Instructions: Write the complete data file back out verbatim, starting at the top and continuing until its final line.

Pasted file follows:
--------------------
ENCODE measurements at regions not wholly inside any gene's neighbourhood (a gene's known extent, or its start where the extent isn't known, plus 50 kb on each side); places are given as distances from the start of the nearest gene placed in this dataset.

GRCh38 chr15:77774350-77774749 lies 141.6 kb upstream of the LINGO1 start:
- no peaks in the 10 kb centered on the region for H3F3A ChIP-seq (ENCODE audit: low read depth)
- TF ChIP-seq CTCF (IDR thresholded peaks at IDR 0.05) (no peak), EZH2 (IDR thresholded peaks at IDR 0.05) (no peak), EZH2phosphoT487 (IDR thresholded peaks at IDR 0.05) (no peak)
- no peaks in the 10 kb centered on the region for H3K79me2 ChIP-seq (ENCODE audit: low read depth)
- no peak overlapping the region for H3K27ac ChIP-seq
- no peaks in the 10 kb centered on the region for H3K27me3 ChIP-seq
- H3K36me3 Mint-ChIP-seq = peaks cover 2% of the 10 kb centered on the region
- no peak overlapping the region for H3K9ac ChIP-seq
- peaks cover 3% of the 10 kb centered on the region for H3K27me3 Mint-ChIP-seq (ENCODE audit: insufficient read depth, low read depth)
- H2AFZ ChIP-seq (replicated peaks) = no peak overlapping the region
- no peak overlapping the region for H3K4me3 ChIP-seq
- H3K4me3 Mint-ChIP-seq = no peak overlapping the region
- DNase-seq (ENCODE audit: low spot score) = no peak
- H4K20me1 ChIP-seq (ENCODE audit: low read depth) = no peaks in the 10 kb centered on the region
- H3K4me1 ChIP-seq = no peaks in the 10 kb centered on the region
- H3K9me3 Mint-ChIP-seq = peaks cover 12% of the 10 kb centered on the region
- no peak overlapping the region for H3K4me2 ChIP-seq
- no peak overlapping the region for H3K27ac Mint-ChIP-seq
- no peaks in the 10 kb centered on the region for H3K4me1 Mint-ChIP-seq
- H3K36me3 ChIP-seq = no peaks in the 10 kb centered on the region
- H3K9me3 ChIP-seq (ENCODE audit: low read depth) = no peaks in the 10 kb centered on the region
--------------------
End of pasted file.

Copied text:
ENCODE measurements at regions not wholly inside any gene's neighbourhood (a gene's known extent, or its start where the extent isn't known, plus 50 kb on each side); places are given as distances from the start of the nearest gene placed in this dataset.

GRCh38 chr15:77774350-77774749 lies 141.6 kb upstream of the LINGO1 start:
- no peaks in the 10 kb centered on the region for H3F3A ChIP-seq (ENCODE audit: low read depth)
- TF ChIP-seq CTCF (IDR thresholded peaks at IDR 0.05) (no peak), EZH2 (IDR thresholded peaks at IDR 0.05) (no peak), EZH2phosphoT487 (IDR thresholded peaks at IDR 0.05) (no peak)
- no peaks in the 10 kb centered on the region for H3K79me2 ChIP-seq (ENCODE audit: low read depth)
- no peak overlapping the region for H3K27ac ChIP-seq
- no peaks in the 10 kb centered on the region for H3K27me3 ChIP-seq
- H3K36me3 Mint-ChIP-seq = peaks cover 2% of the 10 kb centered on the region
- no peak overlapping the region for H3K9ac ChIP-seq
- peaks cover 3% of the 10 kb centered on the region for H3K27me3 Mint-ChIP-seq (ENCODE audit: insufficient read depth, low read depth)
- H2AFZ ChIP-seq (replicated peaks) = no peak overlapping the region
- no peak overlapping the region for H3K4me3 ChIP-seq
- H3K4me3 Mint-ChIP-seq = no peak overlapping the region
- DNase-seq (ENCODE audit: low spot score) = no peak
- H4K20me1 ChIP-seq (ENCODE audit: low read depth) = no peaks in the 10 kb centered on the region
- H3K4me1 ChIP-seq = no peaks in the 10 kb centered on the region
- H3K9me3 Mint-ChIP-seq = peaks cover 12% of the 10 kb centered on the region
- no peak overlapping the region for H3K4me2 ChIP-seq
- no peak overlapping the region for H3K27ac Mint-ChIP-seq
- no peaks in the 10 kb centered on the region for H3K4me1 Mint-ChIP-seq
- H3K36me3 ChIP-seq = no peaks in the 10 kb centered on the region
- H3K9me3 ChIP-seq (ENCODE audit: low read depth) = no peaks in the 10 kb centered on the region